lthompson's blog

Safely Dispose Unwanted Medications During Drug Take Back Event

Water quality starts at the source which is why Loudoun Water and water utilities around the nation encourage the properly dispose of medications and household chemicals instead of flushing them down the toilet. Flushing medications can sometimes lead to problems like water pollution as most medications are not completely removed by the wastewater treatment process or septic systems.

Calculate Your Holiday Water Footprint

When it is open to the public, one of the stations in our exhibit, The Aquiary, looks at how much water is used to grow and produce the things we eat and use every day. Visitors are often surprised at the number of gallons needed for the things around us. Factories that manufacture disposable products like paper, plastic, fabric and metal all rely on water to produce their products and clean them. Understanding how much water is needed for these things can help us to understand how we use and reuse things.

Preparing Pipes for Winter

Now is the perfect time of year, while the weather is still mild, to take the steps needed to prevent frozen water meters and frozen pipes.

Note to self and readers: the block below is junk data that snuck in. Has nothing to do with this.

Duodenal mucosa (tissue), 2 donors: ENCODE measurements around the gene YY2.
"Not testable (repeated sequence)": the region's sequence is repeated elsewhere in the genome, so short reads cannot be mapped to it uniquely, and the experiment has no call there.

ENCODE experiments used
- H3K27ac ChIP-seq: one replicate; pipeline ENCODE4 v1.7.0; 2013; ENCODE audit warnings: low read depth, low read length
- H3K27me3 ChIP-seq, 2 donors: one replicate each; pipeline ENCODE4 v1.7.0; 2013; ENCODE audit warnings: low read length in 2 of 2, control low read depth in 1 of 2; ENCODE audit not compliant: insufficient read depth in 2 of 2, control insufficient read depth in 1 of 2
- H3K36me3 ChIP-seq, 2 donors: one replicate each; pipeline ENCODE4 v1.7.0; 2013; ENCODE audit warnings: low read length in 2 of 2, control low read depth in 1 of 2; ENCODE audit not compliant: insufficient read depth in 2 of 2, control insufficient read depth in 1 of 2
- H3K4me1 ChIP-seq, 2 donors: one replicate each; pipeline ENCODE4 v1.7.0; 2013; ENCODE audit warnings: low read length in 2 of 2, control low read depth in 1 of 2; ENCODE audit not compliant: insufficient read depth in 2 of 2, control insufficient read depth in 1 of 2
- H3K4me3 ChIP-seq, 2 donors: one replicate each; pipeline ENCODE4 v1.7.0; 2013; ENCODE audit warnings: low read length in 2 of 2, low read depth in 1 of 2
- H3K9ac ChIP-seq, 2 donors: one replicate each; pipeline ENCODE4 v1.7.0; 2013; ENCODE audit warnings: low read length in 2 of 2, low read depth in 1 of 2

No one wants to come home to frozen pipes, which can be costly to fix. Check the tips below to help keep your pipes safe this winter. These tips are especially important for those who have experienced frozen pipes or meters in the past.

Faucets - During very cold weather, keep a trickle of water running from faucets connected to pipes in unheated spaces. This includes any faucets located on the perimeter of your home.

Water Cycle in a Bag Activity

Need a fun lesson for the kids while they’re home? This is an easy one that doesn’t require many materials. Water cycle in a bag! This activity is also posted on our Instagram stories.

This is a great way to talk about how water turns into a gas through a process called evaporation. In nature, evaporated water goes into the atmosphere, but in our bag, it has no where to go so it will stick to the sides, turning back into a liquid as condensation. The condensation will then slide back into a pool of water as “rain.”